While tradition in many homes across the U.S. might call for ham or turkey on the Christmas dinner table, discriminating revelers contend that “Beef – It’s what’s for Christmas Dinner” should be the slogan!

Jensen scott
Extension Educator / University of Idaho

And we’re not talking just any cut of beef; prime rib is the best selection for such an important celebration. Why don’t more families enjoy prime rib for Christmas dinner or other special celebrations? It might just be that folks can be a little intimidated by this “king” of beef cuts.

I do have a confession to make. I am neither a meat or a family and consumer sciences expert. I am simply a livestock extension educator trained in animal science who has a passion for good meat, and I sometimes joke with folks that I am a closet smoker. For the last two years, I have partnered with a family and consumer sciences educator in my office and a local catering friend to teach a University of Idaho Extension workshop we call Smoking and Grilling Foods.


Prime rib, as we call it, is simply a whole ribeye. Prime is actually a USDA quality grade (the highest). Start with selecting a good Choice or better ribeye. Look for evidence of significant marbling on the visible ends. The more small white flecks of fat within the muscle (I like to call them little flecks of flavor), the better. Most “prime” ribs that are prepared might be more accurately named low Choice or Select ribs, as they are not truly Prime-quality grade.


Start with trimming. I trim to a very thin (usually about 1/8 inch) layer of fat on the top side and remove any other large pieces of fat. Trim to make the entire ribeye as uniform as possible. This helps ensure that it cooks uniformly throughout. Depending on the ribeye, I will occasionally use butcher’s string to help hold it in a more “round” shape to improve uniformity. Follow with a liberal amount of your favorite seasoning. While the choices here are endless, I like to keep it simple. I use a blend of equal parts kosher salt, coarse-ground black pepper and granulated garlic.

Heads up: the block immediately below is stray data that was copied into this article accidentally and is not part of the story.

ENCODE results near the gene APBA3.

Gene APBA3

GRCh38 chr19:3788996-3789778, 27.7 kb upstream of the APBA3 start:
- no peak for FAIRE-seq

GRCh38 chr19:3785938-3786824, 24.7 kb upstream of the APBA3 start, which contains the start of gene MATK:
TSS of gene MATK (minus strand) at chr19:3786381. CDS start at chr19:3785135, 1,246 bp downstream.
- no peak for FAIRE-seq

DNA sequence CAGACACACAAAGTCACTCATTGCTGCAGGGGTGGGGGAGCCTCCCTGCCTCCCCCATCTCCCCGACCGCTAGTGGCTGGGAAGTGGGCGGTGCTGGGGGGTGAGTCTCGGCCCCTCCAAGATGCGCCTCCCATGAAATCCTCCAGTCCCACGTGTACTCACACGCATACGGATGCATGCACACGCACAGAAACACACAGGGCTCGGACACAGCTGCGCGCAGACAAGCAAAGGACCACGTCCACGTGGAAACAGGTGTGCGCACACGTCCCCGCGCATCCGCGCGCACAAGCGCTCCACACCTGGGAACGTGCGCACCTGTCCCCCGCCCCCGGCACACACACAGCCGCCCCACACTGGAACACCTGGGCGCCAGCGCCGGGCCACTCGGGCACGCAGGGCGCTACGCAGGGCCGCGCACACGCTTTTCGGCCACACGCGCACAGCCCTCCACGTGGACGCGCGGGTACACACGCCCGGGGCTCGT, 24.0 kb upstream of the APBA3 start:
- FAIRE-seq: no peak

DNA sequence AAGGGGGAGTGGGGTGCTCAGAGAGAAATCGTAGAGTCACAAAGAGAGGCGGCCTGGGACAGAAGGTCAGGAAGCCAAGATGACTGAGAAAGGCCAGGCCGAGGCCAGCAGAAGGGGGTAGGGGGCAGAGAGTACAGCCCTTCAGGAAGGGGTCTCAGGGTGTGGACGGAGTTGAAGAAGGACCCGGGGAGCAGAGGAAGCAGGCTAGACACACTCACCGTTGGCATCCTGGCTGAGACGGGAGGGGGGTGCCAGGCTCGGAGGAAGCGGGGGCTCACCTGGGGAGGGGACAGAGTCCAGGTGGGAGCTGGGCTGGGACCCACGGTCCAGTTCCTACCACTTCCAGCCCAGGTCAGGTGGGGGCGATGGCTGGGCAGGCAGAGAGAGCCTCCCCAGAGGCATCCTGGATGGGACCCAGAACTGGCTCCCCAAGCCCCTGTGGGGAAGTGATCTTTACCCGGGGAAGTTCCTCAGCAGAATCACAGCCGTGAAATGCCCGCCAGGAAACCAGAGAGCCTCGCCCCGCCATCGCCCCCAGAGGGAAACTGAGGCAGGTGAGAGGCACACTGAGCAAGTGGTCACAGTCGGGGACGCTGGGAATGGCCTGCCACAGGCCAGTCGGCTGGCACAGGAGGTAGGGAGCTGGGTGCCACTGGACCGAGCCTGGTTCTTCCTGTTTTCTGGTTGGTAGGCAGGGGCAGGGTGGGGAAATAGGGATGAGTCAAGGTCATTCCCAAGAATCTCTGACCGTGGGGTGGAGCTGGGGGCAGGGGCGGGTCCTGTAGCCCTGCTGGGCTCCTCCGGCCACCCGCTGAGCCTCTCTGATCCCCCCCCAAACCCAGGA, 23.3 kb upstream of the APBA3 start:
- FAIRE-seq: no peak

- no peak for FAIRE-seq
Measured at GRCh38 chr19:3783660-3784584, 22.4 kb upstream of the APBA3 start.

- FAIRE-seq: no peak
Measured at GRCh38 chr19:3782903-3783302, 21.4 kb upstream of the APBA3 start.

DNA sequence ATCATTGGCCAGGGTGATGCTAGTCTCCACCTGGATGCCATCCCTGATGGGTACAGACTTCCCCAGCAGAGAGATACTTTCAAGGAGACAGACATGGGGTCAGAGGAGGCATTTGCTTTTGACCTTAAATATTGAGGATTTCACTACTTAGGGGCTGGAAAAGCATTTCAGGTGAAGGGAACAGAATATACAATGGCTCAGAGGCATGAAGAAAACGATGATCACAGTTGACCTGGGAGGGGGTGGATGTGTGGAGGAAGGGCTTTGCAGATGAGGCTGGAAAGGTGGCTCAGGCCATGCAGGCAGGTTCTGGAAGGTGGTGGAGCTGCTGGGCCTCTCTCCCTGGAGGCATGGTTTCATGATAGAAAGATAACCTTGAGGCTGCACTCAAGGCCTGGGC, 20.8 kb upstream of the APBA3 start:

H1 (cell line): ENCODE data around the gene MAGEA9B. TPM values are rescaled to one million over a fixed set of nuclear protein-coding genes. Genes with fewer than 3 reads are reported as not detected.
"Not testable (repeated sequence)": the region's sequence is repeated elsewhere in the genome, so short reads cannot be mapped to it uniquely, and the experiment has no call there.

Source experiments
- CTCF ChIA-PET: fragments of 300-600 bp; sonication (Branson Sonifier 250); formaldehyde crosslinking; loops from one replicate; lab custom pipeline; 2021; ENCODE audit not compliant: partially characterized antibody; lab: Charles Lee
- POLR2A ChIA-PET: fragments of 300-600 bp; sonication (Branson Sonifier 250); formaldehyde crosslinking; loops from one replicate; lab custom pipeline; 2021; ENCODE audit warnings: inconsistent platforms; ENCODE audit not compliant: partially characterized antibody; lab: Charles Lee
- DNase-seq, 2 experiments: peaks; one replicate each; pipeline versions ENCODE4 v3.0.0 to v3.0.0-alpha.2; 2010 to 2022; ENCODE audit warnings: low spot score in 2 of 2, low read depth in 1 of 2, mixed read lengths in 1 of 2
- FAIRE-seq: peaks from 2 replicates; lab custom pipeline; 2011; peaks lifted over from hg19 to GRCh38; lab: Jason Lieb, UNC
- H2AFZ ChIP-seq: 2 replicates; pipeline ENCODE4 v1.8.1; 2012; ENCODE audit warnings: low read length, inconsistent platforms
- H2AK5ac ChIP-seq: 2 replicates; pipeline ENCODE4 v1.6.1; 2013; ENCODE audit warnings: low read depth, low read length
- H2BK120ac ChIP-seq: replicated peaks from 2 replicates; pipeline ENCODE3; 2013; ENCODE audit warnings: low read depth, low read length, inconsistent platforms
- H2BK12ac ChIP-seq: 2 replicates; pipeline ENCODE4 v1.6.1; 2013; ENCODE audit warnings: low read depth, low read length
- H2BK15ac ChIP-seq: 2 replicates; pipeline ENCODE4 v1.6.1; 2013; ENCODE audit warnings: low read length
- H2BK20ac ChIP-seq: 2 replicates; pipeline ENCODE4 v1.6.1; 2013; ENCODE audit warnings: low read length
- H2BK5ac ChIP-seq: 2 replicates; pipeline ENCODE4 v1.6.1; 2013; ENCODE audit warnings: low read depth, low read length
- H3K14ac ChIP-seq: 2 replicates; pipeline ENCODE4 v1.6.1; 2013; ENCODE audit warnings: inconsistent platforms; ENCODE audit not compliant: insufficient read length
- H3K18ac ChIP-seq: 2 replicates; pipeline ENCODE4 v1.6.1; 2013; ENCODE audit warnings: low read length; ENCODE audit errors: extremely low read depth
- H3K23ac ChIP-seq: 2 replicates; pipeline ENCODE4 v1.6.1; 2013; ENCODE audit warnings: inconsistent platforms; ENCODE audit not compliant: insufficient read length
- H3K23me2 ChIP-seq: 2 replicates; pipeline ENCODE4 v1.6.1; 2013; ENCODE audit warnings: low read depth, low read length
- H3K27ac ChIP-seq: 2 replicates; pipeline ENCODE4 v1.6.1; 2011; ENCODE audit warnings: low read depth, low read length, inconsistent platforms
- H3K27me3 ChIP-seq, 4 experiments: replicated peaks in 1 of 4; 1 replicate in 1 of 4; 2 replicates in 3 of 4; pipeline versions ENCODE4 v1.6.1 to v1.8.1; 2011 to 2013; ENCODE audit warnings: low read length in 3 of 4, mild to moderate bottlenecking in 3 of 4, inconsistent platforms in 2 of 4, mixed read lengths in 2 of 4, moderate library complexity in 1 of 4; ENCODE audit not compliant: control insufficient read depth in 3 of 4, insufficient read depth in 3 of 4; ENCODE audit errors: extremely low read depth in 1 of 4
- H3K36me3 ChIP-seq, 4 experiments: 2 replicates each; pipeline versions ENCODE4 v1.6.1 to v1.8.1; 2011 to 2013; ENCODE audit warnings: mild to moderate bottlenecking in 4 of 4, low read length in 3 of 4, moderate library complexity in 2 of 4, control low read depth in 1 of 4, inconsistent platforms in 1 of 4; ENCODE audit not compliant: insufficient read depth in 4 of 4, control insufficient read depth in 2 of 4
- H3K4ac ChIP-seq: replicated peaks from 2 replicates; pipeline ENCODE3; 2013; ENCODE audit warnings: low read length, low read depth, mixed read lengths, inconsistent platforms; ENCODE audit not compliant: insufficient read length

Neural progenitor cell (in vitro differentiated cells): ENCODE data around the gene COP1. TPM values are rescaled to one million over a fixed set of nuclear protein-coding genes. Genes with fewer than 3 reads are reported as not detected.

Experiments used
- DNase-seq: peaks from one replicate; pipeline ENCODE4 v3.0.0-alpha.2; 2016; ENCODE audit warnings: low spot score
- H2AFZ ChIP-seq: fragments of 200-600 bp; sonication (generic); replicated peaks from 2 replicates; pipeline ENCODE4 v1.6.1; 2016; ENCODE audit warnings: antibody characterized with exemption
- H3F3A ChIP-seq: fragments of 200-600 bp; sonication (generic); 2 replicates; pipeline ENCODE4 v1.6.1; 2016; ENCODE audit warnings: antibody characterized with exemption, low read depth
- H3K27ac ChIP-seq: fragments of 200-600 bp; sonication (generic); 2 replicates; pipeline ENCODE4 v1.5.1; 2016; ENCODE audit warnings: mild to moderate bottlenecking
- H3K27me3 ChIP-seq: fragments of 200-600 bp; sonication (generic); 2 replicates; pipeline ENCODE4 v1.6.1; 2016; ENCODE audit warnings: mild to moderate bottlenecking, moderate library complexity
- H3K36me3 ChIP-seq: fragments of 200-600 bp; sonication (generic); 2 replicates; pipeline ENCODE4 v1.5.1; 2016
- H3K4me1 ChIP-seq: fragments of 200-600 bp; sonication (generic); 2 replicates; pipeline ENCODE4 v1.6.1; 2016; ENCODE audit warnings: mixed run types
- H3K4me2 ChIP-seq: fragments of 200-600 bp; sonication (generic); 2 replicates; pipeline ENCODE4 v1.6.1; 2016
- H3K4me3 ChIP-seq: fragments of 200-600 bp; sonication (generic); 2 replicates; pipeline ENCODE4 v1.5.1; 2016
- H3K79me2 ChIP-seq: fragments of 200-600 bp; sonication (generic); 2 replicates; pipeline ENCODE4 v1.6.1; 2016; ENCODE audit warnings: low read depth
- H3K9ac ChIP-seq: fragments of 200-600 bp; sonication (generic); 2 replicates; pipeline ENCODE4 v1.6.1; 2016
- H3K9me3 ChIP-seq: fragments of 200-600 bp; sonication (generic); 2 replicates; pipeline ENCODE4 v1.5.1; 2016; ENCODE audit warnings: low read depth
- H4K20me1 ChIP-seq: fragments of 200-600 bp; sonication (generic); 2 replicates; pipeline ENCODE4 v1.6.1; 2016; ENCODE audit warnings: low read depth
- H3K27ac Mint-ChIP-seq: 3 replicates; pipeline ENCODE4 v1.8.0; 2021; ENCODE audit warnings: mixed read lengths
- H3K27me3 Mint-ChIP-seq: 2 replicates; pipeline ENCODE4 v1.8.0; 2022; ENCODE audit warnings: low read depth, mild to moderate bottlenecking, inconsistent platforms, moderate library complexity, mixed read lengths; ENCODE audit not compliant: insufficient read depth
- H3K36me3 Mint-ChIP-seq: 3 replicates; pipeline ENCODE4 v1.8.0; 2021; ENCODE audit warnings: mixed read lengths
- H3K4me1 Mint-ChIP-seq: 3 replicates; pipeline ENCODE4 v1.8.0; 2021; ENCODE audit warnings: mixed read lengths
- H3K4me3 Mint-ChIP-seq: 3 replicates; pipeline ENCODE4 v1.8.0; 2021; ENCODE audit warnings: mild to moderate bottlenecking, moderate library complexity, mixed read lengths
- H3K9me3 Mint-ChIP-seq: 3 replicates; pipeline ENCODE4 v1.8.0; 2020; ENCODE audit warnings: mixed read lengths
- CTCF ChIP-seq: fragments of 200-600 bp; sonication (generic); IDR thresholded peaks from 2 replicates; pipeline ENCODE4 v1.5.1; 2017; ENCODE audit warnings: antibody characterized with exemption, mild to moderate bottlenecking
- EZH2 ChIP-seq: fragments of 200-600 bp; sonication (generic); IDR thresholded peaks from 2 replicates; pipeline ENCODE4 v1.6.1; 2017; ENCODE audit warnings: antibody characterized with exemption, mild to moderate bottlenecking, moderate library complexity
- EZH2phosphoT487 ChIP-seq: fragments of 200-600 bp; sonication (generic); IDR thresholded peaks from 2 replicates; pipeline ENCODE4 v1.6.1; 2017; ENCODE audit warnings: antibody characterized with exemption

Low and slow is the key to good prime rib. I typically shoot for 275°-325°F. My preferred cooking method is on the grill or smoker. I love the added flavor that grilling or smoking provides. If you choose to grill it, you will need to turn it several times during the cooking process. Heavy-duty tongs are preferred over meat forks for turning. No matter what cooking method you use, I absolutely recommend the use of a high-quality digital meat thermometer to monitor the degree of doneness. The fastest way to ruin a good prime rib is to overcook it!

Remove it from heat when the internal temperature reaches 130°F, and place it on a tray inside of a warm cooler or hotbox to rest before serving. Cooking time will be dependent on cooking temperature, but a general rule of thumb in my preferred range is 13 to 15 minutes per pound. The internal temperature will continue to rise a few degrees while resting, resulting in a perfect medium rare (135°F) finished product.

If perfect for you is more done, you can always take a slice and quickly sear it on a hot griddle or grill. Resting will allow the ribeye to “relax,” and juices will redistribute throughout the ribeye, resulting in a more tender and juicy eating experience.


Serve immediately after slicing. I prefer to slice individually as people are filling their plates. This allows the meat to stay as hot and juicy as possible. It also gives me the chance to individualize portion size. Au jus or horseradish are both great additions to good prime rib.

Additional Resources

The list of resources is as endless as the seasoning mixes. Here are a few of my favorites:

Don’t be afraid to break tradition this Christmas and wow your family with a prime rib dinner. With attention to a few small details as outlined, you can successfully conquer the king of beef dinners.